First, and this is important, when you do this, your object needs something that will be reflecting back. In other words, a ball floating in empty space will not work. A room, or some environment with things that can be reflected will.

Go ahead and texture your floor as normal and UV map it.

Now go back to the Textures Panel and create a 2nd texture:


Now in the drop down box, instead of picking "Image", pick "EnvMap" instead.

A new tab will pop up called "Envmap". Like in my pic above, make sure the "Static" and "Cube" buttons are selected (they are by default).

Now go back to the Materials Panel:

Make sure our new texture is selected.


Now click on the MapInput tab and make sure UV is selected:


Now click on the Map To tab, and take a look here:


The "Col" slider that I'm pointing to with my arrow is defaulted to "1.000"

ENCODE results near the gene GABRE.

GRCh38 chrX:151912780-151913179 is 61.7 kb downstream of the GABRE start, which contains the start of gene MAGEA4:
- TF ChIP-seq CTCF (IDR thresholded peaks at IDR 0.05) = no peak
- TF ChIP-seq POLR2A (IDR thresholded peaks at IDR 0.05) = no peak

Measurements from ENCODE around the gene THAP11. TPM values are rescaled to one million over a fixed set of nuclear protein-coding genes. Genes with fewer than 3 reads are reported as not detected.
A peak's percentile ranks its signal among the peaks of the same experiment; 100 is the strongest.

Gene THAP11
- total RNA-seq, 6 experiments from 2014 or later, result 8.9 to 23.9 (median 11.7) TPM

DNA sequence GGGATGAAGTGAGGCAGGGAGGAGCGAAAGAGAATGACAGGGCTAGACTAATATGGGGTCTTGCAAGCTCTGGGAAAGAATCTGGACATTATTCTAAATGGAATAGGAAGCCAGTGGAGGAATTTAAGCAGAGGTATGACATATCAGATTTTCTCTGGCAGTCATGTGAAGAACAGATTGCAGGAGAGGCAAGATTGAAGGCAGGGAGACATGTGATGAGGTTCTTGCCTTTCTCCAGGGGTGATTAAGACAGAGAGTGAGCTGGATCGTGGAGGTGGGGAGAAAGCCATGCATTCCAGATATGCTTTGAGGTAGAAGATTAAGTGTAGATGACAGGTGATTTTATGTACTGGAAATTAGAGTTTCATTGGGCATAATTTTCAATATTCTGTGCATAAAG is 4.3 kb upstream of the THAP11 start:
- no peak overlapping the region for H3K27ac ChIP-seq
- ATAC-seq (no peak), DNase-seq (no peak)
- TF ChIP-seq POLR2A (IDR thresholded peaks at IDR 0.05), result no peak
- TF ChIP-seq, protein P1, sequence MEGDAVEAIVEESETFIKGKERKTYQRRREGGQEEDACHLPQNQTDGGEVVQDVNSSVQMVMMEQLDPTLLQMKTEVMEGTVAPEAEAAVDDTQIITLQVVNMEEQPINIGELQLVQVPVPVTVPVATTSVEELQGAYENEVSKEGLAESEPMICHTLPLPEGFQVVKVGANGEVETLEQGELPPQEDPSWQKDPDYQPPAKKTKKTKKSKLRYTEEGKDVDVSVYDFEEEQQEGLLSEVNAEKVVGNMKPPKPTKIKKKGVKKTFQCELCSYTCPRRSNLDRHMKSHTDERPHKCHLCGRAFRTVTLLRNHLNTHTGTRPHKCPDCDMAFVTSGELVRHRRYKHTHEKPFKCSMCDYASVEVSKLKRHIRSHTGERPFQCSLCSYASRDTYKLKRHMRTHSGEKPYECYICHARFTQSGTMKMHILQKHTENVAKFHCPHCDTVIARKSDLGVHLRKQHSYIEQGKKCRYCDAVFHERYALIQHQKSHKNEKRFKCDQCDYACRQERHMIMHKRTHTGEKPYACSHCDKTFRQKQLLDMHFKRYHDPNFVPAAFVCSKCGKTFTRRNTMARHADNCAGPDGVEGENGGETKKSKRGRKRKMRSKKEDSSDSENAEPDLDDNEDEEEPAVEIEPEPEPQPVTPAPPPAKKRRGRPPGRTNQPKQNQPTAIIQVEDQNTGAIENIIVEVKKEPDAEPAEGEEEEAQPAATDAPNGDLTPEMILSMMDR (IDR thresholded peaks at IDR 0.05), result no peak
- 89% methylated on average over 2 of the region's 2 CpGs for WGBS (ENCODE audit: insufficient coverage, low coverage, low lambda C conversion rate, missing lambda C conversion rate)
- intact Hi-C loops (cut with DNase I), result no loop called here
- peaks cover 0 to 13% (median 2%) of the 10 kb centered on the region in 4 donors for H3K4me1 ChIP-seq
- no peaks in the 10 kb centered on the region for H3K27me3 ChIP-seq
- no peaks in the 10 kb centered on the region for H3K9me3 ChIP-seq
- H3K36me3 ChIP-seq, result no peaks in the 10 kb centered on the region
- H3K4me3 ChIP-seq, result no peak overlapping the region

A setting of 1.000 will make our object VERY reflective, and depending on the original texture, will be a shiny as a mirror.

I've found setting it to 0.400 works quite well, but don't be afraid to play around with this. Just remember, the closer you get to 1.000 the more shiny your object's surface will be.

Now for the last part: ALCScripting.

Oh, don't worry, this part is easy. Simply put the following lines in your ALCScript:

    type: dynenv
        refreshrate: 0

Where <yourobjectname> is the name of the object you are trying to make shiny:

Here's a pic:


Now, let me talk about that "refreshrate" in the script.

I recommend that you keep it at "0". This is how often the game will update the EnvMap on the object. If you set this number to "30" it will do so every second. However, at "0" the map will be drawn once at link in, and that's it. This will keep the avatar reflection turned off.

If you link in to certain places in Uru, you'll notice that while in 3rd person mode, you don't see your avatar's reflection. This is because the real time updating can tax a low end computer, so many of Cyan's maps are set to a refresh rate of "0", so everyone can enjoy the game, with no buggy looking avatar reflections.